Jadhav Model : India's Obama..?

Sunday Pioneer, Column by Chandrabhan Prasad.





In this age of recession, village Wadule has evolved into a fountain of hope. Falling under Ahmednagar district, Maharashtra, Wadule is 75 km east to the city of Pune. The drought-prone rocky landmass is home to 98 families. 15 years back, Wadule didn't have a linking road. Today, all the 98 households of Wadule have modern toilets. Before February 15, I had not seen a village in India with toilets. This miracle is the work of Dr Narendra Jadhav, renowned economist, author of the best selling book Untouchables: My Family's Triumphant Escape from India 's Caste Systems and currently the VC of Pune University.

I was visiting the University to participate in a national level seminar (February 14-16) on Dalit questions. On the very first day, I heard people talking about Samarth  Bharat  Abhiyan making India a Great Mission.

Dr Vijay Khare, organizer of the seminar arranged a meeting with Dr Jadhav as we wanted to see his model at work. Dr Jadhav invited us to join him the next day as he was going to inaugurate a Career Mahotsav Career Enhancement Festival  being organized at the New Arts and Science College, Ahmednagar district. We grabbed the opportunity.

Next morning D Shyam Babu, Dr Rajesh Paswan and I boarded the VC 's six-seater car at 8. There was only one security man to escort the VC. I got a bit anxious. Often, when VCs address students, they are protected by a dozen armed security staff as they expect a hostile body of students. Maybe the security will join when he reaches Ahmednagar town, I thought.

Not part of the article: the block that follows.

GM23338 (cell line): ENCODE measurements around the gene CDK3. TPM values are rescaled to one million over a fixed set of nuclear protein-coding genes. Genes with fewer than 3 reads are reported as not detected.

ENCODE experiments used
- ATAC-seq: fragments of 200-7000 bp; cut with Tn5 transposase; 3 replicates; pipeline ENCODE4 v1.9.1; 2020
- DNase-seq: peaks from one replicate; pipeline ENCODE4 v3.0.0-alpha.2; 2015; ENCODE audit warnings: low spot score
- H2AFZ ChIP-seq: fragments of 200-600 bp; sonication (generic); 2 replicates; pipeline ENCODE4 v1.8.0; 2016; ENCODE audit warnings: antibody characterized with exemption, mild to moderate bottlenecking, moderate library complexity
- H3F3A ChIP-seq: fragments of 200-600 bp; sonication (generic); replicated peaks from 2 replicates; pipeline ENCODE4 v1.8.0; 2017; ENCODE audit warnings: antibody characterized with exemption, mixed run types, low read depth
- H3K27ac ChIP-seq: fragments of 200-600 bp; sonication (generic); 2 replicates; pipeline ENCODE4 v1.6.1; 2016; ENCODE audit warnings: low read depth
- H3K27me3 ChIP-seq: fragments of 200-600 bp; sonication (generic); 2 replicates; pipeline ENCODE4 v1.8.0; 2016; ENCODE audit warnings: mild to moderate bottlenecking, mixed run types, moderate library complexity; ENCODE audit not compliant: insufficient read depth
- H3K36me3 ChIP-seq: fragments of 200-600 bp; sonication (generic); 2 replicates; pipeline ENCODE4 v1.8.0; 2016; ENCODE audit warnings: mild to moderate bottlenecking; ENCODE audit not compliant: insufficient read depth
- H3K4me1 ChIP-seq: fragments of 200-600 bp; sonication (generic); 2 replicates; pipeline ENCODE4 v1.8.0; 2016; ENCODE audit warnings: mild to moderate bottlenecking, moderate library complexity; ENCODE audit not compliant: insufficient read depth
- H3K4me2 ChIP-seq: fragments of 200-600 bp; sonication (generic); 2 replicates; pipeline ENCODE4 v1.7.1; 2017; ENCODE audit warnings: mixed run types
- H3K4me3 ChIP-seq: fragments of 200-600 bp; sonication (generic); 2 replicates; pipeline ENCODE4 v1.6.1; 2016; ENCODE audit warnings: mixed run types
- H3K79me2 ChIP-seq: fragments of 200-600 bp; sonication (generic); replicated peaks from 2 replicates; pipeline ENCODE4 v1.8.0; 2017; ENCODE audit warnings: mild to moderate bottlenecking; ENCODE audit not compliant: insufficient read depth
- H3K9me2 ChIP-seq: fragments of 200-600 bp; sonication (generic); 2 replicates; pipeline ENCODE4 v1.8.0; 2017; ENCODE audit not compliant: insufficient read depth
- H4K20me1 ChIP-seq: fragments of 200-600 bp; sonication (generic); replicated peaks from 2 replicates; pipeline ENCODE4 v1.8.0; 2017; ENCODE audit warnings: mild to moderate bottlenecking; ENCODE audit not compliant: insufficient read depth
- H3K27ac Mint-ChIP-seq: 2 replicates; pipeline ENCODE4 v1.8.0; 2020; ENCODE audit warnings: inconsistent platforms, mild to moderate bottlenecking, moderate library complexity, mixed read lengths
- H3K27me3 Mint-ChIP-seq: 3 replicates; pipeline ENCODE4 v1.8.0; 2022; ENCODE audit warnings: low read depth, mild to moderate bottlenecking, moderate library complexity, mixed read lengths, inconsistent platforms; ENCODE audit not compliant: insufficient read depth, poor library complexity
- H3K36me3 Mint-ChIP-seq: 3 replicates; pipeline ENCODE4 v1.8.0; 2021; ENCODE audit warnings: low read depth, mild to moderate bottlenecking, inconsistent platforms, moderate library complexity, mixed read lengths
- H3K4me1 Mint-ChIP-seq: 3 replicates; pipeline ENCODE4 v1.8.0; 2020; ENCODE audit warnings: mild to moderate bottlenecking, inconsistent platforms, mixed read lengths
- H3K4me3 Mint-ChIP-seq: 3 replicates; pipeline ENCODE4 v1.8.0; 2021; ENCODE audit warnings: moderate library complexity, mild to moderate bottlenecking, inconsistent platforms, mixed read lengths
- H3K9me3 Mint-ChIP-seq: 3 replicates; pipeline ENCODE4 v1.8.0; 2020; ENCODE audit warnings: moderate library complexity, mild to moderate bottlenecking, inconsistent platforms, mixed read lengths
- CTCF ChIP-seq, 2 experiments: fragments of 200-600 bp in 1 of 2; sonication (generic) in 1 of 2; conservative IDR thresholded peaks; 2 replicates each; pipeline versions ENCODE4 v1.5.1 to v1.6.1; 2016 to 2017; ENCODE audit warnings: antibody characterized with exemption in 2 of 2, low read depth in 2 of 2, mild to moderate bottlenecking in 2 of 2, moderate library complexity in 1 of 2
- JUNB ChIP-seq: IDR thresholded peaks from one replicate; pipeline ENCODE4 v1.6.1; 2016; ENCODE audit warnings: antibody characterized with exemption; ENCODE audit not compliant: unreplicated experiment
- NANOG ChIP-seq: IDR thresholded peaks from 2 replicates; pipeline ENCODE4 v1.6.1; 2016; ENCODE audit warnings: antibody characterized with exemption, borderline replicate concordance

Nothing of that sort happened. As we entered the venue, a gigantic make-shift hall in the College campus, Dr Jadhav was cheered by more than 8,000 students. Amidst the unstoppable standing ovation by students and teachers alike, Dr Jadhav walked toward the dais like a rock star. Hailed as India 's Obama, Dr Jadhav spoke more like a motivator than an administrator. Once the program culminated and we headed toward the car, hundreds of student followed cheering him. And why not? Dr Jadhav has infused a new sense of confidence amongst the small-town students of Ahmednagar.

Small-town students lag behind their counterparts in large towns in many ways. While it is difficult to bridge the gap completely, it can be reduced by some innovative thinking. Under Jadhav 's Samarth Bharat Mission, 87 institutions had set up stalls on the college campus. Dozens of professors stood at their respective stalls guiding students  from subject selection to job prospects to new development in teaching and learning tools. Led by Principal UR Thube, the College management had organized the event marvelously, better than events organised by many Central Universities. According to Dr Sambhaji Annasaheb Pathare, Director (Students Welfare), during February 14-17, 52,000 students and parents registered for counseling. Ahmednagar district has 106 colleges, with 80,000 students, affiliated to the University of Pune.

The Jadhav Model works on a simple theory — let university professors inspire students, and gain experience. The colleges and their students, too, are expected to inspire villagers. For this, each college is expected to adopt a village.

Of the 536 colleges affiliated to the university, 472 have adopted a village each. Led by their teachers, students stay for ten days in the villages. They help villagers build flush-system toilets, teach them health-related issues, crop choices, and undertake soil testing. So far, in 195 villages, colleges have helped villagers build toilets. When we visited Wadule, we saw 93 college boys and 32 girls constructing rainwater harvesting systems. Here too, Dr Jadhav was given a hero 's welcome. He is transforming our lives, the villagers told.

The Jadhav Model empowers all. The university must upgrade the standard of colleges which affiliate to it as it picks up most students from them. This process, in the end, will then upgrade the standard of the university. Let colleges develop few hundred villages into Model Villages and the rest would follow on their own. Since we all have toilets, our boys are the most sought after grooms, a man from Wadule village said.